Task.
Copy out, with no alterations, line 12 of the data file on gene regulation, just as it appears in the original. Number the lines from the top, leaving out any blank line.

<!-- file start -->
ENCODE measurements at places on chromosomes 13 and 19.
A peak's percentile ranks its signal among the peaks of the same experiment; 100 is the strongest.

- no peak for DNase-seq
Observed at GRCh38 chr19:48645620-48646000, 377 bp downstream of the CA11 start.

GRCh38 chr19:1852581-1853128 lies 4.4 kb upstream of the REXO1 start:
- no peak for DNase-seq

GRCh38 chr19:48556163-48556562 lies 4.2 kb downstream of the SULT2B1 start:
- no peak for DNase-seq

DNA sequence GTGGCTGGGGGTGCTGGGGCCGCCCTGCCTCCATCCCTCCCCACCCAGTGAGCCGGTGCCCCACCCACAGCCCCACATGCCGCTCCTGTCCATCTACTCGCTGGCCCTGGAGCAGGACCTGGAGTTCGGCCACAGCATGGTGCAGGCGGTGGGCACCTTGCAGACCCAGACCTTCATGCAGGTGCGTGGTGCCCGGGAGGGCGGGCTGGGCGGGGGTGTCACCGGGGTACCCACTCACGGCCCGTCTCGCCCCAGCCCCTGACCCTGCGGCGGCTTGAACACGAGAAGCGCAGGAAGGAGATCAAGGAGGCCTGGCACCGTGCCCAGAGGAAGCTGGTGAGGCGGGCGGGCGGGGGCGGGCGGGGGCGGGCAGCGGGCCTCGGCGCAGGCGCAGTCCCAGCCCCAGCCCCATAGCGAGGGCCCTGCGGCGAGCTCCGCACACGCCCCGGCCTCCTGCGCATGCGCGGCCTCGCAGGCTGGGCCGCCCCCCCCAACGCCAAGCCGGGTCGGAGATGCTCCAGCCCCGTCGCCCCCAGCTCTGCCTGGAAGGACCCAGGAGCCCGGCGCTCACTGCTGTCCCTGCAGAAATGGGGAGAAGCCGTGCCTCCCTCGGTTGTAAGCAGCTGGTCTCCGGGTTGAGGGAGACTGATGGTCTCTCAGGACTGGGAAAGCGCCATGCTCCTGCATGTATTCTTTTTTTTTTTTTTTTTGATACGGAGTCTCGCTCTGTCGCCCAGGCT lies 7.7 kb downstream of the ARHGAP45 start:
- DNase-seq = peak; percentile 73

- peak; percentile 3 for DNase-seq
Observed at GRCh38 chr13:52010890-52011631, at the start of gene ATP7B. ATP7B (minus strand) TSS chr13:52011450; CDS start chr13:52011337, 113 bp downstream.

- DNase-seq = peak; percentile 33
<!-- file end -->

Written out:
Observed at GRCh38 chr13:52010890-52011631, at the start of gene ATP7B. ATP7B (minus strand) TSS chr13:52011450; CDS start chr13:52011337, 113 bp downstream.